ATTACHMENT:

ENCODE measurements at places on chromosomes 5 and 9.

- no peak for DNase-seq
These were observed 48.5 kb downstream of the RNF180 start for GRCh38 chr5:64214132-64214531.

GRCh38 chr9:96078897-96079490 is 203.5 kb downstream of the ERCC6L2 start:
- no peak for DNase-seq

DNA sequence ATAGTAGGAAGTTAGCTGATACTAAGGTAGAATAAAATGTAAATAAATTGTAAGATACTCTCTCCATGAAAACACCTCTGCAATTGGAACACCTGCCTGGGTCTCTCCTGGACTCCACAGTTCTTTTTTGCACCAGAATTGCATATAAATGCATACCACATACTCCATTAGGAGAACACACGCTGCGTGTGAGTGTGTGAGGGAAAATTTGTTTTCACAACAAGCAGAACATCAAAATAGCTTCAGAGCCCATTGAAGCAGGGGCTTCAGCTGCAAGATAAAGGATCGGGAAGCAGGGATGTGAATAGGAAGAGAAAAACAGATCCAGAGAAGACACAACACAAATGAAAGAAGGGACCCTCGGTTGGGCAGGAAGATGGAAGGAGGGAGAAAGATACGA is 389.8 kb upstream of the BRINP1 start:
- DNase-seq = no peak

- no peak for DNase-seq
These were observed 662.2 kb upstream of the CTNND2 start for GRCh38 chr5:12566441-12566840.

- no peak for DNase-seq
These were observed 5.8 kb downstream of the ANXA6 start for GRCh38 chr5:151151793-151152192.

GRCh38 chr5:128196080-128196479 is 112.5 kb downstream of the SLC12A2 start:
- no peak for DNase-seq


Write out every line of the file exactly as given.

ENCODE measurements at places on chromosomes 5 and 9.

- no peak for DNase-seq
These were observed 48.5 kb downstream of the RNF180 start for GRCh38 chr5:64214132-64214531.

GRCh38 chr9:96078897-96079490 is 203.5 kb downstream of the ERCC6L2 start:
- no peak for DNase-seq

DNA sequence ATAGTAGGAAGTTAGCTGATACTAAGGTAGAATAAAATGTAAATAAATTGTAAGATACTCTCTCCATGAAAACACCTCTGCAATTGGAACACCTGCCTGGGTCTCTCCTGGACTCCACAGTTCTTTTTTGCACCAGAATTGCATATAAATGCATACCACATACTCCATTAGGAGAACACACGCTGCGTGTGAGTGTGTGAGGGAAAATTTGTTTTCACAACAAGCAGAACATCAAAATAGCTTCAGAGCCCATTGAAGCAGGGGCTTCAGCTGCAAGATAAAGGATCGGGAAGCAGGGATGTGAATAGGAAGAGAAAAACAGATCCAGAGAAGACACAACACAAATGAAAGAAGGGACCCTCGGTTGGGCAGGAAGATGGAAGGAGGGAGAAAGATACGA is 389.8 kb upstream of the BRINP1 start:
- DNase-seq = no peak

- no peak for DNase-seq
These were observed 662.2 kb upstream of the CTNND2 start for GRCh38 chr5:12566441-12566840.

- no peak for DNase-seq
These were observed 5.8 kb downstream of the ANXA6 start for GRCh38 chr5:151151793-151152192.

GRCh38 chr5:128196080-128196479 is 112.5 kb downstream of the SLC12A2 start:
- no peak for DNase-seq